F to hidden unit H, and that message is the product that we got of these two lower vertices;

the product of the sums, the compute on the pre-image and the post-image. And the way

you learn the weight on the connection from factor F to hidden unit H is by changing the

weight so as to lower the energy when you're looking at data, and raise the energy when

you're constructing these from the model or just reconstructing things from the hidden

units you got from data. And those energy groups, they just look like this. They're

just the product of the state of the hidden unit and the message that goes to it when

you're looking at data and the state of the hidden unit and the message that goes through

it when you're looking at samples from the model or reconstructions. So it's still a

nice pair-wise learning rule. So everything is pair-wise still, so you might fit into

the brain. Now, if we look what one of these factors does when I show random dot patterns

to translate, then we can look at the weights connecting it to the pre-image, and that's

a pattern of weights where white is a big positive weight, black is a big negative weight

because that would have a learned a great in connecting it to the pre-image and this

will have learned a great in connecting it to the post-image. With a hundred factors,

I'll show you what Roland learned. So, those are the hundred the hundred factors connecting--these

are the receptive fields at the factors in the pre-image. And remember it's looking at

translating dots, and these are the factors in the post-image. And you see, it's basically

learned the freer basis and it's learned to translate things by about 90 degrees. And

that's a very good way of handling translation. Mathematicians say things like, "The freer

basis is a natural basis for modeling translation." I don't really know what that means, but just

learn the freer basis on that. And if you get rotations, it learned the different basis.

So this is the basis that learns for rotations. You see it learns about yin and yang here.

Oops [INDISTINCT]. Okay, that's the basis for rotations. One other thing you could do

is train it just on single dot pans and translating in a coherent way and then test it on two

overlaid dot patterns but they're translating different directions. It's never seen that

before. It's only been trained on coherent motion where we're going to test it on what's

called transparent motion. In order to see what it thinks, when we train the uncivilized,

there's no labels anywhere, we never tell it what the notions are, we need some way

to seeing what it's thinking, so we add a second hidden layer that looks at the hidden

units representing transformations and it's fairly sparse. So the units on that second

hidden layer will be tuned to particular directions of motion. And then to see what it's thinking,

we take the directions those units like weighted by how active those units are and I will tell

you what directions it thinks it's seeing. Now when you show it transparent motion and

you look at those units in the second hidden layer, if the two motions are within about

30 degrees, it sees a single motion of the average direction. If they're beyond about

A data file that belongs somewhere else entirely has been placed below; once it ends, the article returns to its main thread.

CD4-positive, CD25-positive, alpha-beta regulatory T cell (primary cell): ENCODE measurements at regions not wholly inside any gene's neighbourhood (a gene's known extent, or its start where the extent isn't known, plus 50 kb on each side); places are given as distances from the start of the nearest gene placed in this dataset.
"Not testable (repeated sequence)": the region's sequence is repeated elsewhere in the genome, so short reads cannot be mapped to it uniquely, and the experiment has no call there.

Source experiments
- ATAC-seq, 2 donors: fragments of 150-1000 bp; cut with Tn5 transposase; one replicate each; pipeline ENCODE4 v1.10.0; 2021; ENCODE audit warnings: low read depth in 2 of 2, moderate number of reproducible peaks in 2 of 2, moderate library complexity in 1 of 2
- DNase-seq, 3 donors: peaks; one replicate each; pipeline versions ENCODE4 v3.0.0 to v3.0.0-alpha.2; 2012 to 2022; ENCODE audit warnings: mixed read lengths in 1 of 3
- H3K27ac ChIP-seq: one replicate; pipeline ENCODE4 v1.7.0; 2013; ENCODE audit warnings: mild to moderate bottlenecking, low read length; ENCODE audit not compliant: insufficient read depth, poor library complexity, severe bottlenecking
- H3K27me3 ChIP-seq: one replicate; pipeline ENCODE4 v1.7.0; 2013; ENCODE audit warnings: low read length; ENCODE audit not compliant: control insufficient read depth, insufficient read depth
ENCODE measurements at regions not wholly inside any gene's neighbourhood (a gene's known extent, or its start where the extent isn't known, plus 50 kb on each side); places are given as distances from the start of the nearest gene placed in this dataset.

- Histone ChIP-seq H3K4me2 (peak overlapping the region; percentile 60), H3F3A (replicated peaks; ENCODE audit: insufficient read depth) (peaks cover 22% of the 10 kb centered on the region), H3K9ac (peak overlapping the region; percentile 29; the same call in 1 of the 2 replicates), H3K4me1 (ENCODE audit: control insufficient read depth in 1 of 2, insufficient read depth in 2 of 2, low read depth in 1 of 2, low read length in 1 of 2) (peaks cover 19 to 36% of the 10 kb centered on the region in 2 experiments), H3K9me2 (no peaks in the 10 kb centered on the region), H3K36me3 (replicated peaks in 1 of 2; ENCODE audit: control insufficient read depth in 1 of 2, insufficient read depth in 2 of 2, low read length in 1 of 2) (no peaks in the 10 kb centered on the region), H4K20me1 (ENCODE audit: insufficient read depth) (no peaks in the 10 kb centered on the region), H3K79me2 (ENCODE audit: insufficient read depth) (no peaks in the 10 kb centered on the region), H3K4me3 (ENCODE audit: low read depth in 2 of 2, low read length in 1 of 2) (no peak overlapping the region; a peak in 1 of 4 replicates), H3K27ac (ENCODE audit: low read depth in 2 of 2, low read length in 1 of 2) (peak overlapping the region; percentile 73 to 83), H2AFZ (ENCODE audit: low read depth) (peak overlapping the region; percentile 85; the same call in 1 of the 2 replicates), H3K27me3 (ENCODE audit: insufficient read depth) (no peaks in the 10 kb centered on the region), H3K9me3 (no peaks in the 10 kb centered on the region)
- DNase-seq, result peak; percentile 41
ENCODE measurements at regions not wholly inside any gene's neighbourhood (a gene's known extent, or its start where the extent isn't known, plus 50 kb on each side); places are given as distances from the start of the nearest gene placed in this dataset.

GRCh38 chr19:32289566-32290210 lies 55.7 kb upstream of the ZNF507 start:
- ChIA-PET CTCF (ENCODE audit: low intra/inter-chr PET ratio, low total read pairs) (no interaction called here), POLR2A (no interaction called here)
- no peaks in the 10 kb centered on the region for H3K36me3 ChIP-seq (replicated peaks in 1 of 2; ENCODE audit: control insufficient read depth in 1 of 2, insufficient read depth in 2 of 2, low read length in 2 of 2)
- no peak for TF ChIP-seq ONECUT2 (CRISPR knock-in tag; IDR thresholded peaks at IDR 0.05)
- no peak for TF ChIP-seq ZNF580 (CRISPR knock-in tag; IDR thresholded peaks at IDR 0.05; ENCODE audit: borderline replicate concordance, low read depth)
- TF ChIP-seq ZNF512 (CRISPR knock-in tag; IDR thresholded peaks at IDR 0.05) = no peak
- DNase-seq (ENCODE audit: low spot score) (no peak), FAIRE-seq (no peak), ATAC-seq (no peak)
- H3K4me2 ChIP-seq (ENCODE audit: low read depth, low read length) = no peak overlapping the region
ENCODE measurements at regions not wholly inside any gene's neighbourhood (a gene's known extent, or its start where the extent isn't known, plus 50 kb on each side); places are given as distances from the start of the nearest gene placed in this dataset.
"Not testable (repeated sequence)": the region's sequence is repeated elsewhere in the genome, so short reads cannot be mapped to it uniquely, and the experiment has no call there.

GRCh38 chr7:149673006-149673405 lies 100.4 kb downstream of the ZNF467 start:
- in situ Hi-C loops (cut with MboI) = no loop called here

30 degrees, it sees two different motions and once more they're repelled from each other.

That's exactly when I was with people, and so this is exactly how the brain works. Okay.

There's going to be a lot of that kind of reasoning in this talk. I'm going to on to

time series models now. So, we'd like to model not just static images, for example, we like

to model video. To be [INDISTINCT] we're going to try something a bit simpler. When people

do time series models, you would nearly always like to have a distributed non-linear representation,

but that's hard to learn. So people tend to do dumb things like Hidden Mark up Models

or Linear Dynamical Systems which either give up on the distributed or on the non-linear,

but are easy to doing inference. What we're going to come up with is something that has

the distributed and the non-linear and is easy to do inference, but the linear algorithm

isn't quite right but it's good enough. It's just an approximation to make some [INDISTINCT].

And the inference also is ignoring the future and just basing things on the past. So, here's

a basic module, and this is with just two-way interactions. This is the Restricted Boltzmann

Machine with visible units and hidden units. Here are the previous visible frames. These

are all going to be linear units. And so, these blue connections are conditioning the

current visible values on previous observed values in a linear way. So, it's called an

autoregressive model. The hidden units here are going to be binary hidden units; they're

also conditioned on previous visible frames, and learning is easy in this model. What you

do is you take your observed data, and then given the current visible frame and given

the previous visible frames, you got import to the hidden units, they're all independent

given the data, so you can separately decide what states they should be in. Once you fixed

states for them, you now reconstruct the current frame using the input you're getting from

previous frames and using the top you got in from the hidden units. After we construct,

you then activate the hidden units again. When you say the difference in the power statistics

with data here and the reconstructions here to learn these weights and you take the difference

on activities of these guys with data with reconstructions to get signal that you can

used to learn these weights or these weights. So learning is straightforward and it just

depends on differences, and you can learn a model like this. After you've learned it,